MUHAMMAD YUSSUF (United Republic of Tanzania) was happy to note that the list of non-governmental organizations (NGOs) affiliated with DPI had been reviewed and that those organizations, whose work was not relevant to the work of DPI, had been removed from the list. He wanted to know which specific NGOs had been discussed in that regard.
Also, it was stated that each copy of the Yearbook cost $435 to produce. He requested more clarification on the costs involved, as well as on how much it cost to produce a copy of the UN Chronicle. Concerning the UNICs, he noted that a large number of activities performed by them were not information and communications in nature, and wanted to know why that was the case. He felt that the proposed criteria for the free use of the premises used by UNICs should be adopted.
MAHBUB AHMAD, Chief of the Information Technology Section, presented the report on the continued development, maintenance and enrichment of the United Nations Web site in the six official languages (document A/AC.198/2002/6). That was the fifth in the series of reports on the Web site. The first had been considered during the first part of its twenty-first session in 1999.
He said that the total number of accesses to the Web site was 145.6 million for the month of March: Spanish, 11.15 million; French, 8.28 million; Russian, 2.13 million; Arabic, 1.87 million; and Chinese, 1.6 million. Since a more accurate statistical system had evolved, he would be able to monitor the level of increases for the various language Web sites over the coming months. He would present that information to the Committee in due course.
Two actions had been outlined in the report, as actions 1 and 2, he said. Action 1 involved replicating all materials on the English Web site onto the other sites. One way to overcome the needed infusion of resources was to exempt some areas of translation, such as the treaty series. Option 2, which was being recommended, was to allow the Web sites to develop independently in each language based on the resource capacity of the relevant departments.
He said that most content-providing offices had not been able to create respective Web sites in the non-working languages of the Secretariat, largely due to resource constraints and lack of expertise. Even with the cost-effective action 2, as recommended, it should be understood that, given the level of available resources for translation, full parity among the official languages would not be achieved for some time to come. However, the level of technology was improving rapidly, and more and more automated methods of translation would be available over the next few years, thereby greatly reducing dependence on “manual translation”, and reducing dramatically the translation costs.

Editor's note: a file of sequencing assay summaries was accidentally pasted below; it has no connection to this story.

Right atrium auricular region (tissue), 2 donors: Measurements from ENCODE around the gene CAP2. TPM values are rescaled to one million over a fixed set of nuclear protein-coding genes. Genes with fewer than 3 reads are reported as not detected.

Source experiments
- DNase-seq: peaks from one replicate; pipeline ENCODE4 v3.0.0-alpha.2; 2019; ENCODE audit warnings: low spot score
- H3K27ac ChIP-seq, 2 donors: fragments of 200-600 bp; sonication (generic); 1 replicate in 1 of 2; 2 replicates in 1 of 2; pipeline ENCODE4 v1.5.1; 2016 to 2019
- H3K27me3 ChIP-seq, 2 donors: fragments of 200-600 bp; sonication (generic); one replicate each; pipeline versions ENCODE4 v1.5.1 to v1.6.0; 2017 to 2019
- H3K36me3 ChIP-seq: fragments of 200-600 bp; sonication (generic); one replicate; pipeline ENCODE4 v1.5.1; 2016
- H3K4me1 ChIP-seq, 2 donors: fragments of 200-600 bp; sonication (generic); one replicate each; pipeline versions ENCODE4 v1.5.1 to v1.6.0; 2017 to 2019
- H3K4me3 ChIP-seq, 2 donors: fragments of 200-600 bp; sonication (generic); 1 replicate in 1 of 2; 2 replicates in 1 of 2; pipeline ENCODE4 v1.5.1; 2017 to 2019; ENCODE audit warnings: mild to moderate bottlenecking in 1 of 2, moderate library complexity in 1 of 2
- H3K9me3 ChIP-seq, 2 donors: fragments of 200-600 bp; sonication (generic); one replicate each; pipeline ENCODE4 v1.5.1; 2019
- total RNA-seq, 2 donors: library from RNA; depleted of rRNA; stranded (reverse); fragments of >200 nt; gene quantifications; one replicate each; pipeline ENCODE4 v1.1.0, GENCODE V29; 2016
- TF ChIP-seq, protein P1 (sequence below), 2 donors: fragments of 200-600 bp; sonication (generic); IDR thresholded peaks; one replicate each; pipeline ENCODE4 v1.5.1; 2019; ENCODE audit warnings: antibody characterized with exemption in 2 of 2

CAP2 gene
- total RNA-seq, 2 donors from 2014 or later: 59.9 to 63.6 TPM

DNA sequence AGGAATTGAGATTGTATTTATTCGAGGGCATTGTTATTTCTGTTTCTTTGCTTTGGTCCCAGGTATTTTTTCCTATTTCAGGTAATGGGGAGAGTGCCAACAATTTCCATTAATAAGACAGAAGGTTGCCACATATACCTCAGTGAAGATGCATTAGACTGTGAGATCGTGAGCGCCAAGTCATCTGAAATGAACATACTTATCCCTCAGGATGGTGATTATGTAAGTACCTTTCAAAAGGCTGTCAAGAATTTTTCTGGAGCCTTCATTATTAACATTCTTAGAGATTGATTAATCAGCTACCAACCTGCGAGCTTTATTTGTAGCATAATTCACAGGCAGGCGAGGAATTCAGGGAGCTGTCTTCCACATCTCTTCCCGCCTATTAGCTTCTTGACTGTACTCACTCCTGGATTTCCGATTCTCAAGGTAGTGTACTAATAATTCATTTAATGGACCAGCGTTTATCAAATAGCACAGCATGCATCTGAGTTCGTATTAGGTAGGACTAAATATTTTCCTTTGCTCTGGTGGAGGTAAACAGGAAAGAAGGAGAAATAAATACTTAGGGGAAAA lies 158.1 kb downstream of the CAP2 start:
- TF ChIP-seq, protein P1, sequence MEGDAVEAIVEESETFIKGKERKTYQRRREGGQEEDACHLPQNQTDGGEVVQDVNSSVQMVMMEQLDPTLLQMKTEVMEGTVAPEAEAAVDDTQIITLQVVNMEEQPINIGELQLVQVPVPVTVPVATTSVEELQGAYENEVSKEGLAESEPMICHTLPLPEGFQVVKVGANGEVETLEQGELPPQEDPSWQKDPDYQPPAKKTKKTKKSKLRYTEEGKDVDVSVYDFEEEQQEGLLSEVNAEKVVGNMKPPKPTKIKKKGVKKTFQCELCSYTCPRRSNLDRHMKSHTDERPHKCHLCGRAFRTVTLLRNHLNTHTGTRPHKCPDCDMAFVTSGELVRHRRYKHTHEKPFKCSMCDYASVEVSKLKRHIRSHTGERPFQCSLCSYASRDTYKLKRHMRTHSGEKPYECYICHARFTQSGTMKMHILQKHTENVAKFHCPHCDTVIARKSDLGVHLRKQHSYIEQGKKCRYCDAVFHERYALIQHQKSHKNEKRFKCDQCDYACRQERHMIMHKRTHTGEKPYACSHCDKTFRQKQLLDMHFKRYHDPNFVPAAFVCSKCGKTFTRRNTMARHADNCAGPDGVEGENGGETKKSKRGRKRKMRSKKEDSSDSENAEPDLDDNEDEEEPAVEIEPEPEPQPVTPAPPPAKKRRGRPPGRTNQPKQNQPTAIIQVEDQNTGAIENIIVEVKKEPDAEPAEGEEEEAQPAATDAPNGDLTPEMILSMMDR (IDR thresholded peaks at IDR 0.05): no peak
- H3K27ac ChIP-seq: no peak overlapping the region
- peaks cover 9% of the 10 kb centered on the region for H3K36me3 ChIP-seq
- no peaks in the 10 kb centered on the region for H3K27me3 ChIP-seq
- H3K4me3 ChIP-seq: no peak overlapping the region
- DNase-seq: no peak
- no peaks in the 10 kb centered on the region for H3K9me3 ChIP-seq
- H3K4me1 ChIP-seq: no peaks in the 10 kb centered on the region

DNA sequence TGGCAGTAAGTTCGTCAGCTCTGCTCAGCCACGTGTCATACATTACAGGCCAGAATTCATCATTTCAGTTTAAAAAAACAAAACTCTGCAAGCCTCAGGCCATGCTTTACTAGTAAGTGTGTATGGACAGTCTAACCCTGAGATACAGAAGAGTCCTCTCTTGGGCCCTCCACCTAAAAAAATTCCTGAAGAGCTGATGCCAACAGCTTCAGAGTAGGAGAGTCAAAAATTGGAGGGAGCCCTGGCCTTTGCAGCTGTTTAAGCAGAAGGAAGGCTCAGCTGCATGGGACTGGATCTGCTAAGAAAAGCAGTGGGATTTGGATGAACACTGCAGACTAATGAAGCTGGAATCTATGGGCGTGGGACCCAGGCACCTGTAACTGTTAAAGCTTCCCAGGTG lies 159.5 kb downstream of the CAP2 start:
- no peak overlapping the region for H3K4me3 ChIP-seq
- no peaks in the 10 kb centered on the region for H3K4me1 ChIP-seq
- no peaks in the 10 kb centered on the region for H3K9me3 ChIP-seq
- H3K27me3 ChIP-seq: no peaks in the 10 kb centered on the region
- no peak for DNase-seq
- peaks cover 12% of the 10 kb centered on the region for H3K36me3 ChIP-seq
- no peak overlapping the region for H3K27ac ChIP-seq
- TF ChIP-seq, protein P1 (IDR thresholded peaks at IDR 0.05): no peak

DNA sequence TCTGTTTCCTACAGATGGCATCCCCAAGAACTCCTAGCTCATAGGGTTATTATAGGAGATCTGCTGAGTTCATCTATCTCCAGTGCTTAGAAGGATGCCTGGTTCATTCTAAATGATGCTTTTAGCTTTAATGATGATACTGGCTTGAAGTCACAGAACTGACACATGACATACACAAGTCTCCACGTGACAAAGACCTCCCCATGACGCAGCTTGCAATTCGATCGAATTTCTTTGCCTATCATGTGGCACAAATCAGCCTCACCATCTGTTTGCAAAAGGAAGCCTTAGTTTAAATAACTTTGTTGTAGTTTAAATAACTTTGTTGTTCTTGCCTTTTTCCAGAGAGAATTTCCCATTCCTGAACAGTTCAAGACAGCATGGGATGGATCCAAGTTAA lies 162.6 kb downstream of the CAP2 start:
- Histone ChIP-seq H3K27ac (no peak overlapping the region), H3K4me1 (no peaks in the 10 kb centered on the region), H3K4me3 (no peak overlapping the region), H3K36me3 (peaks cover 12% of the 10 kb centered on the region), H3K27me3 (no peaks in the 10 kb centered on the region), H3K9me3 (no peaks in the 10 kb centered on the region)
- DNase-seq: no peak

The representative of Egypt said that the number of hits on all six language sites had been steadily increasing. In considering the two options, option 2 was really just a continuation of the current situation, whereby author departments would provide the materials. It was a situation in which there was no parity, and in fact disparity between the site in English and other languages would only grow. If author departments did not have the capacity to provide materials in other languages, how would option 2 lead to full parity years down the line? If those were the only two options available, then the option that would lead to parity would be action 1.
The main thrust of the exercise should be to achieve parity, he said. If action 1 was possible, then he suggested that the Committee express its interest in it and ask the Secretariat for ways in which to enrich that proposal.
Also, last year the Committee had requested the Secretary-General to ensure equitable distribution of resources among the six languages on a continuous basis. He had not found any reference to that decision in the present report. He wanted to know what action had been taken in that regard. Were the current human and financial resources being distributed equitably among all the six official languages?
The representative of China stated that the present structure did not ensure parity among the six languages. He wondered whether some adjustment could be made to the structure to ensure parity.
The representative of Syria endorsed the statement just made by the representative of Egypt. He would prefer action 1, although at present he could also consider paragraphs 34 and 35 of that action. In that context, he highlighted the need to ensure that parity existed among the six languages, and that human and financial resources were also equal for all languages.
Mr. Ahmad said that, concerning the equitable distribution of resources among the official languages for the Web site, currently the structure of the management operation had been organized in a way that one unit dealt with the six languages, and a separate entity dealt with design and programming, which cut across the languages and was common to all the languages. During the last redesign phase, it had made more sense to have one design first, which could then be replicated into the other languages, rather than designing each of the sites from scratch, separately. That had allowed him to maximize resources.